'c'uiifdnlra'tfchyof theft''
product's as wo can use .without harm to our in
dustries, and labor. Reciprocity is the natural
outgrowth of our wonderful Industrial develop
ment under the domestic policy now firmly estab
lished. What we produce beyond our domestic
consumption must have a vent abroad. The ex
cess must be relieved through a foreign, outlet,
and we should sell everywhere w,e can and buy
wherover tho buying will enlarge our sales and '
productions, and thereby make a greater demand
for home labor.
"The period of exclusiveness is past. The ex
pansion of our trado pnd commerce is the press
ing problem. Commercial wars are unprofitable.
A policy of good, will and friendly trade relations
will prevent reprisals. Reciprocity treaties are in
harmony with the spirit of the times; measures of -retaliation
are not."
"The period of exclusiveness is past." That
mean'B that our country must enter the markets
of tho world, and when it does so it will bo ab
surd to talk about needing protection from for
eigners. When wo sell abroad, the. freight
must be added to tho price we must sell at tho
foreign price, less tho freight. In other
words,, we have tho advantage of double freight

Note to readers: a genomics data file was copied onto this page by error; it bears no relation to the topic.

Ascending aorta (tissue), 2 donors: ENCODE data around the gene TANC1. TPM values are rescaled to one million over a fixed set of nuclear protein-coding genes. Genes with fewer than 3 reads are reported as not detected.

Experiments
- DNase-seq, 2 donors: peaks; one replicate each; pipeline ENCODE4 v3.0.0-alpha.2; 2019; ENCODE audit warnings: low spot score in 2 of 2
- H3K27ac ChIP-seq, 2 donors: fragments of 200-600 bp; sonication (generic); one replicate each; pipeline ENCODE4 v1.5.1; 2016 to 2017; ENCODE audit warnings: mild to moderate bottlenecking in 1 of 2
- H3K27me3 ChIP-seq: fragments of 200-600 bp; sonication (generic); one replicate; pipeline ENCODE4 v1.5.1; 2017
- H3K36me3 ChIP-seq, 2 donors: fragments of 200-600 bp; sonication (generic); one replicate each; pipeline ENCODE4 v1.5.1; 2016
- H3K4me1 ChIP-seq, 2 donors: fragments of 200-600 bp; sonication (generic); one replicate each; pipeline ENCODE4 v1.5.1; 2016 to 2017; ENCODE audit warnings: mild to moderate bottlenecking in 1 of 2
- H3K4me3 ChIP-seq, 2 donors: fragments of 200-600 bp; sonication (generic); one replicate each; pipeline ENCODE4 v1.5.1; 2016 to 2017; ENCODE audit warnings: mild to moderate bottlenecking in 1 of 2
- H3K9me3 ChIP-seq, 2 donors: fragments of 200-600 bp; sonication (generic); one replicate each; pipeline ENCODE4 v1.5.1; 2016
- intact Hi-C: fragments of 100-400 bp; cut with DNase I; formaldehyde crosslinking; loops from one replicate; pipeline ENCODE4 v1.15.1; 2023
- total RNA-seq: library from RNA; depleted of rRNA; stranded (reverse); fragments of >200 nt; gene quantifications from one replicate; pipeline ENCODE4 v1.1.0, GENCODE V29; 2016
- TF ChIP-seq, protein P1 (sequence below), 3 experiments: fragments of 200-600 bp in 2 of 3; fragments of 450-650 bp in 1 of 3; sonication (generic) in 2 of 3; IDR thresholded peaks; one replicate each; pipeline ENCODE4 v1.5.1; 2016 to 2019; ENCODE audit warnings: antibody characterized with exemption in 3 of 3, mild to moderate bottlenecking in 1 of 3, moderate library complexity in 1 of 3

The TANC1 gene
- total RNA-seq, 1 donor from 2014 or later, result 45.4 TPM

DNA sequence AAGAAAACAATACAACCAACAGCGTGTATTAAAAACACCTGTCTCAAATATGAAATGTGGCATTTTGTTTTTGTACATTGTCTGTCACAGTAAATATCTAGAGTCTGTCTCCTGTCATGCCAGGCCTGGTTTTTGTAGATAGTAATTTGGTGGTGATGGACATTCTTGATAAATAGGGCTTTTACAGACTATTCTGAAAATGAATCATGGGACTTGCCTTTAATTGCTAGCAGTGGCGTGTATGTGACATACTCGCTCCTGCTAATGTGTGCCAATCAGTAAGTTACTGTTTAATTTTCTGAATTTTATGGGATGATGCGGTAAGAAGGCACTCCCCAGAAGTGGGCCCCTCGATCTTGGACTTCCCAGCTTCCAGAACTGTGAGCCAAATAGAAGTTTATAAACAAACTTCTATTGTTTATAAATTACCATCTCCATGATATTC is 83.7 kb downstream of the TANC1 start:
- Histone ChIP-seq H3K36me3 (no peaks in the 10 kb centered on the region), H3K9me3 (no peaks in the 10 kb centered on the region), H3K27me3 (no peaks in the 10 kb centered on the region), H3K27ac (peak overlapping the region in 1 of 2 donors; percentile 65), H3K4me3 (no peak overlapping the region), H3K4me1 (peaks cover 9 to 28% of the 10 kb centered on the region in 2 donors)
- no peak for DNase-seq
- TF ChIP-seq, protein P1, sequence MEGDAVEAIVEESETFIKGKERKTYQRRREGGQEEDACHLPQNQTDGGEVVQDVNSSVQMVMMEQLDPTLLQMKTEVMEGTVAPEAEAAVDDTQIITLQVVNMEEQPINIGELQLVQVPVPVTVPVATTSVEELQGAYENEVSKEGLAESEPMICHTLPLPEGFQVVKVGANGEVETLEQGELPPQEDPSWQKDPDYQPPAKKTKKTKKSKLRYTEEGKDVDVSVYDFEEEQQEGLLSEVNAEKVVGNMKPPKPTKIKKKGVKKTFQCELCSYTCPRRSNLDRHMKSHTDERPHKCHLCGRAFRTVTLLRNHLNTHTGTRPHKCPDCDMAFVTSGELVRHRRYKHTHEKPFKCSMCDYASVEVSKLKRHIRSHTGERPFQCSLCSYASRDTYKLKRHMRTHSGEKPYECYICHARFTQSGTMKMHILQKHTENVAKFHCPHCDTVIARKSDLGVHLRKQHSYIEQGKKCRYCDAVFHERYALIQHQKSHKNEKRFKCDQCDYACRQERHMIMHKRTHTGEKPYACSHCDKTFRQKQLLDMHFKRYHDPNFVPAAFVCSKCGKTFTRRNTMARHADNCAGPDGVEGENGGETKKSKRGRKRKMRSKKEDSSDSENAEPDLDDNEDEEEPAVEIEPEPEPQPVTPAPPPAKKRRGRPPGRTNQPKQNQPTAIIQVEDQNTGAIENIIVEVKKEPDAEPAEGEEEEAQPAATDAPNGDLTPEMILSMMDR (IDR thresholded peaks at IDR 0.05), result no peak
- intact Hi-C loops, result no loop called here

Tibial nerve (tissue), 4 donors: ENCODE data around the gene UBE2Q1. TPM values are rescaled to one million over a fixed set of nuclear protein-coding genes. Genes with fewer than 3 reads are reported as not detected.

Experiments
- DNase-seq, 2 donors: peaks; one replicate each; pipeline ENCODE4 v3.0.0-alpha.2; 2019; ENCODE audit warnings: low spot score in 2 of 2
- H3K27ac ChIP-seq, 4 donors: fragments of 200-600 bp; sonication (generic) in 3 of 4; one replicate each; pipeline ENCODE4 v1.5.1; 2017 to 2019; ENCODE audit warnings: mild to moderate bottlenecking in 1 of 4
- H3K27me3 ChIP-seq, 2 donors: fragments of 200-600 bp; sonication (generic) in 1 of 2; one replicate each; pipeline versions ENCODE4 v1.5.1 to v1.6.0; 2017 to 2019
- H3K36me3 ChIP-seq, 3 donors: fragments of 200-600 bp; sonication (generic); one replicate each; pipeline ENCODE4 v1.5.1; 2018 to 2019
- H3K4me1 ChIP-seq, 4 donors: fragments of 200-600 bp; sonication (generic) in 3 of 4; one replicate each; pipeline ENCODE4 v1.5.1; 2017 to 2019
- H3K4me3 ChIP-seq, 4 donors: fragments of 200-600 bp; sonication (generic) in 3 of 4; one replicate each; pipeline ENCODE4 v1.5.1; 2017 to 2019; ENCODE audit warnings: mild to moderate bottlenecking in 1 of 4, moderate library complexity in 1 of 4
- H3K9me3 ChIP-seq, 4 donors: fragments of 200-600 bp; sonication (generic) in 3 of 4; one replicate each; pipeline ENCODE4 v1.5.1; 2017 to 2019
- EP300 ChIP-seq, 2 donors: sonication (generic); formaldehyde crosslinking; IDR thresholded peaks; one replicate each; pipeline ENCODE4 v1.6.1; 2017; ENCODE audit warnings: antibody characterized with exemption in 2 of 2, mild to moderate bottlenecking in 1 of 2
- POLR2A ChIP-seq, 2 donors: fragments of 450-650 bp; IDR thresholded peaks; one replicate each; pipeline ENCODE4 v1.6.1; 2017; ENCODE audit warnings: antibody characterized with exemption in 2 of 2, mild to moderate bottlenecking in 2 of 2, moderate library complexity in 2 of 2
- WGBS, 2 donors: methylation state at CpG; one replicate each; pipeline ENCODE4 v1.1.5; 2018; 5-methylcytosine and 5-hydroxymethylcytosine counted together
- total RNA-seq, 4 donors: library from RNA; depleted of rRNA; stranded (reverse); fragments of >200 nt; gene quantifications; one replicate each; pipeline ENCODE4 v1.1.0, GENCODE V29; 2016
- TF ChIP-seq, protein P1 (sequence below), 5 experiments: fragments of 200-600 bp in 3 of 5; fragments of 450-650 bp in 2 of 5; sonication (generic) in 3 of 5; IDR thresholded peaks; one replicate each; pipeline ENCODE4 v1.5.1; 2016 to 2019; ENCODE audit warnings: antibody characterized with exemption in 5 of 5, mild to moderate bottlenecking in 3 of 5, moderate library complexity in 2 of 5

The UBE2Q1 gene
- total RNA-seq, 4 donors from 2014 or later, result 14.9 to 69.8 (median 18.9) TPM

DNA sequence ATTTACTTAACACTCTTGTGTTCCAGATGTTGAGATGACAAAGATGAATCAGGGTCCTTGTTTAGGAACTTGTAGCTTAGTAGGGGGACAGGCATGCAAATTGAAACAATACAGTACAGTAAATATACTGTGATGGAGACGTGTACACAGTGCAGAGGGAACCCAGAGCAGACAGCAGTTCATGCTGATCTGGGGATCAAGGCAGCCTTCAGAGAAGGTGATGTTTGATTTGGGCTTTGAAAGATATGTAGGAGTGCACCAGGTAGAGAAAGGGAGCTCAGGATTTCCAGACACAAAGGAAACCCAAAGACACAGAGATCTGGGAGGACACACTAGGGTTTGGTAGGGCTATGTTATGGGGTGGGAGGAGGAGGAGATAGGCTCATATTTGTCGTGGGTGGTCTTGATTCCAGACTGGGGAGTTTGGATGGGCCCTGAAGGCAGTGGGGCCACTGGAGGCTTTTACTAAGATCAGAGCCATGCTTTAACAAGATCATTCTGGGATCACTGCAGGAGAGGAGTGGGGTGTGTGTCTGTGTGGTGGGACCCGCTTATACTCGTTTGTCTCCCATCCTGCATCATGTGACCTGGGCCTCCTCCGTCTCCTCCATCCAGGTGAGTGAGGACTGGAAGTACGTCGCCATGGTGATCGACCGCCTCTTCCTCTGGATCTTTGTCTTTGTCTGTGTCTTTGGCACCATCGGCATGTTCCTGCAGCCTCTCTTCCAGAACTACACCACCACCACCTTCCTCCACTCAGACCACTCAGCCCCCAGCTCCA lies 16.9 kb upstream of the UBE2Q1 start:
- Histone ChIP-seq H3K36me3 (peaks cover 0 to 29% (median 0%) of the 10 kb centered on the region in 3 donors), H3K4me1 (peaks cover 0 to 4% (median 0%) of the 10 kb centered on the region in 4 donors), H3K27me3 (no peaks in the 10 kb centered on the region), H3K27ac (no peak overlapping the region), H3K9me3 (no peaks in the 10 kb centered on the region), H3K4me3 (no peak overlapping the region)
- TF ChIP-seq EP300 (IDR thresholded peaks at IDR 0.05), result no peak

when we sell at home. When it is admitted
that we can pay the freight and compete with
foreigners, no one will have the audacity . to
ask for a high tariff to protect domestic manu
facturers against foreign competition.
Mr. McKinley's statement that we cannot
sell everything and buy nothing is an axiom,
but it will shock the high tariff advocates who
have gone on the theory that we ought to sell
to everybody and buy of nobody. But tho
Presidents speech suggests one melancholy
thought. Tariff reform is about the only thing
tho reorganizes favor that is Democratic and
it would bo really cruel' if tho republicans
should abandon protection and lcavo tho rcbr
gamzers no issue at all.
Another Problem.
By way of London, tho information comes
to tho United States that tho Danish Ministry
"has decided to accept tho United States' offer
of 10,000,000 kroner for tho Danish West In
dies." This sum represents, in our money,
about $3,500,000. If this offer has been made,